What first raised my eyebrows was whether technology for "manned space flight" could really be what the Arms Export Control Act refers to when describing things that "would contribute to an arms race, aid in the development of weapons of mass destruction, support international terrorism, increase the possibility of outbreak or escalation of conflict, or prejudice the development of bilateral or multilateral arms control or nonproliferation agreements or other arrangements" as it does in the actual text of the act. But I'm just a college student (who happens to be both geeky and anti-militant); I'm only vaguely confused as to why space flight is considered military technology.

What really irks me is what this case does and does not say about the criminalized racializations of Asians in America. The local news article focuses on particular details in this case: speaking through an interpreter, clandestine communication with the Chinese government. If you read the comments at the bottom, the image of an Asian enemy within American borders really begins to show. For people like me who read these news pieces through an Asian American lens, we've seen this before. He's the yellow peril, obviously.

Of course, that's not the full picture of this man. He tried to bribe the Chinese government of hundreds of thousands of dollars, which makes me think his concern for self-interest really outweighed any real desire to do "harm to the United States" or any other state. By failing, he seemingly did more damage to himself than he could have done to any state by succeeding. This is a case of extraordinary greed and stupidity, but I think those who try to paint him as a spy are probably wildly off the mark.

Still, Angry Asian Man seems to waste no time in his awfully witty "Asians Behaving Badly" segment to call out Shu for again bringing the Yellow Peril image upon fellow Asian Americans. He argues that this is not something that Asian Americans need after the "Wen Ho Lee debacle". What I want to ask AAM is: what exactly was the Wen Ho Lee debacle? If said debacle means what happened to this man, let's get some facts straight: Wen Ho Lee's indictment was actually supported by nothing (nothing!) except for an exclusionist fear of Asian espionage.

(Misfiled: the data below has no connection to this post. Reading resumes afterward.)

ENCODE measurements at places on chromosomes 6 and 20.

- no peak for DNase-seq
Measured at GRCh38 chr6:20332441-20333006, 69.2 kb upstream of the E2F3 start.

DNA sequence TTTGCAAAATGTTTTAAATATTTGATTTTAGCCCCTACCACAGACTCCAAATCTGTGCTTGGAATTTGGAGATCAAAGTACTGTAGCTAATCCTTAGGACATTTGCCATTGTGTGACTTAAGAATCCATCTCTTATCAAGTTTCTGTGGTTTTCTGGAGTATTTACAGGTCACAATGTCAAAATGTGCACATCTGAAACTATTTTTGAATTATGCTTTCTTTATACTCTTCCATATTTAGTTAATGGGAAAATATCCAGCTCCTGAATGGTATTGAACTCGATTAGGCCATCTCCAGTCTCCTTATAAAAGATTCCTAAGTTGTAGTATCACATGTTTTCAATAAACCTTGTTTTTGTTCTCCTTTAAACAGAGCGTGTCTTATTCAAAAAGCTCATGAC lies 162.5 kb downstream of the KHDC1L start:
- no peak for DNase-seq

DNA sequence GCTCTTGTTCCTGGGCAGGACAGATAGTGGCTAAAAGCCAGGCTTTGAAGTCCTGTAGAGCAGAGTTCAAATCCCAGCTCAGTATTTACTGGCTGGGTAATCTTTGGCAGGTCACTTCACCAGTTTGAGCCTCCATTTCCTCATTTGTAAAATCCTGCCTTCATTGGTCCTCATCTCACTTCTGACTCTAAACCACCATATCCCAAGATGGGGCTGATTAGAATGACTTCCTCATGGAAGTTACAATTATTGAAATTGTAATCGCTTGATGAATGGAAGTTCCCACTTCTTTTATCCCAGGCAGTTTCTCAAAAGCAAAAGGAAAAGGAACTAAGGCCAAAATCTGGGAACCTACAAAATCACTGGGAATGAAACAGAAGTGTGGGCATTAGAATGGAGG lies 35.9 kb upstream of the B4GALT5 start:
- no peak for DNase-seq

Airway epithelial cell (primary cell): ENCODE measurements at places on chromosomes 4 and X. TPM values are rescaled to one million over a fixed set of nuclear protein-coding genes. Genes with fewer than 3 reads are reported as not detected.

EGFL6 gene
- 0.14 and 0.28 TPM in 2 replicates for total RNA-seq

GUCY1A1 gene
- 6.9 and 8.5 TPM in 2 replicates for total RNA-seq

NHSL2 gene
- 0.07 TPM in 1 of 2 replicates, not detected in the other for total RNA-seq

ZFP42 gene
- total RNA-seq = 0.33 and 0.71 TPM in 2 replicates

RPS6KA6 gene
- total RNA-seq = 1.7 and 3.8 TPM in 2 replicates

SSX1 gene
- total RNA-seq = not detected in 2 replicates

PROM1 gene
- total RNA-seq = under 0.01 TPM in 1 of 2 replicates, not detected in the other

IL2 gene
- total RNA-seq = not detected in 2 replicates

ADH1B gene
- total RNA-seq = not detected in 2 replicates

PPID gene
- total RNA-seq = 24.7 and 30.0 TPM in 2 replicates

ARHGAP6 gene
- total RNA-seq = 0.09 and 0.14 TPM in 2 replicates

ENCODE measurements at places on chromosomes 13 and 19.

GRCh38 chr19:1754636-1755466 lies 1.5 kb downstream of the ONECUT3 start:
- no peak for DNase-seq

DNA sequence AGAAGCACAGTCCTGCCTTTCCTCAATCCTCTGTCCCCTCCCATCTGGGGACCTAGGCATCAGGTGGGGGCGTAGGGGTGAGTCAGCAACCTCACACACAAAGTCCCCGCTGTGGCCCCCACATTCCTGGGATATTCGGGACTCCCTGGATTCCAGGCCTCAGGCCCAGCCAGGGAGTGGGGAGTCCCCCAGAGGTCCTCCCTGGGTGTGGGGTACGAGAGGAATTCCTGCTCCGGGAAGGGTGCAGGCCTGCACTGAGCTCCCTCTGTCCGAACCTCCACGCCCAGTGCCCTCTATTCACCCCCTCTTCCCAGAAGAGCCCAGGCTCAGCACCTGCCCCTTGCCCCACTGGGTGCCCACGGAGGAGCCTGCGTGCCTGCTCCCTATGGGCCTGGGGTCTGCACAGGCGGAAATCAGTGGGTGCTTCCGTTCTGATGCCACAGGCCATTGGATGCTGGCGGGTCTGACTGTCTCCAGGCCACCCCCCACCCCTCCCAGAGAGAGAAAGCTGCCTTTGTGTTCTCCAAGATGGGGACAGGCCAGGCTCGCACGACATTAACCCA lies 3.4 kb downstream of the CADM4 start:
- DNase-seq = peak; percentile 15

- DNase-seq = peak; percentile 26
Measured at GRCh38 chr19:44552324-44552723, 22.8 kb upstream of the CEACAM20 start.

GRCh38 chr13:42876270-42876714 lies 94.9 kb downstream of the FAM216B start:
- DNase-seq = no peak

Dear Angry Asian Man, if you'd like to shift blame for the yellow peril stereotype onto its victims (a careless criminal like Shu and an innocent person like Ho) instead of the (often racist) sociopolitical atmosphere which engenders the perception, I'd also expect you to blame a desperate and mentally strained Vietnamese immigrant for perpetuating what another gunman named Cho left behind after Virginia Tech. This mistaken logic may have been why you called Jiverly Wong a coward.

This is pretty unacceptable. You have a lot of pull as an influential and well-respected Asian American blogger, and perhaps it's unfair to demand correctness all the time. Nevertheless, some mutual checking is in order here. These issues demand more insightful and critical commentary than "Asians Behaving Badly".

In related news, the tone of this post could be another example of what my friend has personally cited as "the Asian American community eating itself." My apologies; I take responsibility for this... and would be happy to read responses in the comments section.